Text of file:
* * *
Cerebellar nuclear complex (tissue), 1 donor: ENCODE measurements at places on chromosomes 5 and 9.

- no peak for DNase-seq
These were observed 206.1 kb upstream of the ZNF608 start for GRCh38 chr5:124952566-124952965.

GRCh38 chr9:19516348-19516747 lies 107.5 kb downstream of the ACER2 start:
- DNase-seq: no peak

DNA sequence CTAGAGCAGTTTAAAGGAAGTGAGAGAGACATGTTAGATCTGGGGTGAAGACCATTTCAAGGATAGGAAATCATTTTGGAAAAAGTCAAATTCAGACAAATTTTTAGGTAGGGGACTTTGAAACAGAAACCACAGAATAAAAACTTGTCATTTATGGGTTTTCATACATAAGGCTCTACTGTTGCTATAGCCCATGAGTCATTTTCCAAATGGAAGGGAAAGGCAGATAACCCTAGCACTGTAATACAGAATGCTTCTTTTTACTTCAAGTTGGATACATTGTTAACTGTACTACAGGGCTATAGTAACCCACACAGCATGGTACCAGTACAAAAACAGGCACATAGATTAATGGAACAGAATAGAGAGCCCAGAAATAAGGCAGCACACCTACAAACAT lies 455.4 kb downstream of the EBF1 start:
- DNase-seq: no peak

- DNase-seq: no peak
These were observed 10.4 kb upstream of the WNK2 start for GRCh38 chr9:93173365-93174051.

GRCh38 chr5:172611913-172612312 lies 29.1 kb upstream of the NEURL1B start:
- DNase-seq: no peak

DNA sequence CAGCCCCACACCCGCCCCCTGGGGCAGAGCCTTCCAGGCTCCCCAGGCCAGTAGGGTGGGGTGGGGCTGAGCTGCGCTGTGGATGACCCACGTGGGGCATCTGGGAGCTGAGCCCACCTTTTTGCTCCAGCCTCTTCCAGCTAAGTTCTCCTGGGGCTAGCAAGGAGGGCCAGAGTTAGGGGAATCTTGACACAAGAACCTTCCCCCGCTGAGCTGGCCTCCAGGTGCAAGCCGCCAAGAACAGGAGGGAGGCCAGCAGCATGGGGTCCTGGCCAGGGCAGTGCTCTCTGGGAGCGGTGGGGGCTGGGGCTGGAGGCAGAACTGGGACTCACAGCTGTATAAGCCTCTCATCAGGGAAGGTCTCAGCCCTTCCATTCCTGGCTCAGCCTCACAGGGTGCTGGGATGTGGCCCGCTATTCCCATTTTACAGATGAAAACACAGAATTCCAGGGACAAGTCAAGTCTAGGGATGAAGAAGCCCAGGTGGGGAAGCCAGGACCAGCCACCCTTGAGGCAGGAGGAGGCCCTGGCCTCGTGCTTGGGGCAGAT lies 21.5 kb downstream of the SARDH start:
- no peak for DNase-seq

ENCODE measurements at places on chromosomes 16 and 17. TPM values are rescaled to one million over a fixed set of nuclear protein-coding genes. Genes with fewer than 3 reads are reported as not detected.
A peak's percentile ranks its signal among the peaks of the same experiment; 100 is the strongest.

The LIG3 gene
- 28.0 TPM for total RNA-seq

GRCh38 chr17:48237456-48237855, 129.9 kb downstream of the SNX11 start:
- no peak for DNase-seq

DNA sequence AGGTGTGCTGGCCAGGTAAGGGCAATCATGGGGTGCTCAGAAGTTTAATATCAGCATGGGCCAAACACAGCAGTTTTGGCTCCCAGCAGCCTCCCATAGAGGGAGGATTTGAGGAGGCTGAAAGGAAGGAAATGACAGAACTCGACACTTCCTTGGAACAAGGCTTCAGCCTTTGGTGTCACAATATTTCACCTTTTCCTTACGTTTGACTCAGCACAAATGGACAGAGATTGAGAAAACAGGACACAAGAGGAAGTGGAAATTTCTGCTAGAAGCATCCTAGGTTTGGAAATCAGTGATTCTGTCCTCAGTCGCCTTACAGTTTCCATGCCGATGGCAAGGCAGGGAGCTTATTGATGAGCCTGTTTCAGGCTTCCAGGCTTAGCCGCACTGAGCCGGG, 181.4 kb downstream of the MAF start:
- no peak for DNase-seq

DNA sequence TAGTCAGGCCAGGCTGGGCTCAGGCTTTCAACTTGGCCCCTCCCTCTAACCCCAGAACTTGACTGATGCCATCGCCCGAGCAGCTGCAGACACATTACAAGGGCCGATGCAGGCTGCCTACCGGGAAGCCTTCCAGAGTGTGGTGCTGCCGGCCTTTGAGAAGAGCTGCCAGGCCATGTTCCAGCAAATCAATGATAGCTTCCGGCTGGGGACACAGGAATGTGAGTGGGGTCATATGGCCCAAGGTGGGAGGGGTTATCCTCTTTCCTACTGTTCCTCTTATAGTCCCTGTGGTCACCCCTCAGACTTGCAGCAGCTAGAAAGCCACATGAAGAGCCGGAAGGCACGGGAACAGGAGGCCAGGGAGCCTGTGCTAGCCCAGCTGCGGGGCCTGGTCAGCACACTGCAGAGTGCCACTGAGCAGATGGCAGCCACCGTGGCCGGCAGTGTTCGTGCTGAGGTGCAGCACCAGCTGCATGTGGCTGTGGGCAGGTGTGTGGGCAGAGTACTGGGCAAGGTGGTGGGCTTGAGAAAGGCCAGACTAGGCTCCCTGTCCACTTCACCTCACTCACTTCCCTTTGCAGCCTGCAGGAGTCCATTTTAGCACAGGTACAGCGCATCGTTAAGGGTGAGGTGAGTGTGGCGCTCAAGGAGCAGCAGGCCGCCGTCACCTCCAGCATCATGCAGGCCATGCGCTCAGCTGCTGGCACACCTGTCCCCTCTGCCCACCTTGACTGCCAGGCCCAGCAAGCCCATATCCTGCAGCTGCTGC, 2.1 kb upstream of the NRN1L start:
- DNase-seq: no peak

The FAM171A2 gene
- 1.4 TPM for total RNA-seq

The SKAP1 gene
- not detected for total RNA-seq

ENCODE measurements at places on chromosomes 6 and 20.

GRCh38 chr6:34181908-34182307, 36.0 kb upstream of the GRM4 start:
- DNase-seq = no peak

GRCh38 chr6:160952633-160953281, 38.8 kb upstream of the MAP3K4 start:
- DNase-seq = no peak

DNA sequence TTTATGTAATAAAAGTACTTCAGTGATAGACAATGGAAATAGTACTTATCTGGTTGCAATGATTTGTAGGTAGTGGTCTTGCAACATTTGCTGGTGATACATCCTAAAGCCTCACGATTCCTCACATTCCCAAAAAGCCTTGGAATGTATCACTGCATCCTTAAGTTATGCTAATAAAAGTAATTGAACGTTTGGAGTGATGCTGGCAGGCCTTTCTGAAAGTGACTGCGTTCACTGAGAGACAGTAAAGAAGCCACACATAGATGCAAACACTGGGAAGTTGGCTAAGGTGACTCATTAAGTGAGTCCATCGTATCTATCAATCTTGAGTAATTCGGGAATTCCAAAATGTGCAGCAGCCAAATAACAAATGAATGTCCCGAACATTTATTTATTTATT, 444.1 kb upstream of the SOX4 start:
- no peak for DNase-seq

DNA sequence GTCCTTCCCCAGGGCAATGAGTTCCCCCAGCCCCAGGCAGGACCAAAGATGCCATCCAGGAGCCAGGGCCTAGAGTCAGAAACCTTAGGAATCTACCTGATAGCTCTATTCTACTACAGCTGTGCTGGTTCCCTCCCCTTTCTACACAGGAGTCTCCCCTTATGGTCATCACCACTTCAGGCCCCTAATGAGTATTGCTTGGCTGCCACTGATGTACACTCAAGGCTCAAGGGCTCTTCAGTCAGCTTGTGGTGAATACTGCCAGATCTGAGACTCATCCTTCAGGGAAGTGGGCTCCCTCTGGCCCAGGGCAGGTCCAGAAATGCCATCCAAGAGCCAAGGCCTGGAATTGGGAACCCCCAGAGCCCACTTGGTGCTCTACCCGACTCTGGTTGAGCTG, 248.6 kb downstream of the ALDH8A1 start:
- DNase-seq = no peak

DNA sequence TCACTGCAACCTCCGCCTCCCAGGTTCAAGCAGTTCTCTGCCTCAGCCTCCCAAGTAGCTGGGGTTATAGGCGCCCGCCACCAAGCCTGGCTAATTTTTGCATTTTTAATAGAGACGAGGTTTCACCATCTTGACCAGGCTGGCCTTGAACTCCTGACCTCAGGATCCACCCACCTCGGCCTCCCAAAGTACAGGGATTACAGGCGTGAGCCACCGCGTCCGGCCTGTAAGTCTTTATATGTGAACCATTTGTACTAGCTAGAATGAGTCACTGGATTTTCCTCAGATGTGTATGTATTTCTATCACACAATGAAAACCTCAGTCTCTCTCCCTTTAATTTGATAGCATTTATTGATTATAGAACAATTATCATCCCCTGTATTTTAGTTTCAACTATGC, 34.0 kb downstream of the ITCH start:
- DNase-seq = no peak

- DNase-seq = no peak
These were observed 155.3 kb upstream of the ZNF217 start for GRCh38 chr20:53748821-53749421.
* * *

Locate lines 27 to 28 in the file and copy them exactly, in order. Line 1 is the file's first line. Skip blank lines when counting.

- not detected for total RNA-seq

ENCODE measurements at places on chromosomes 6 and 20.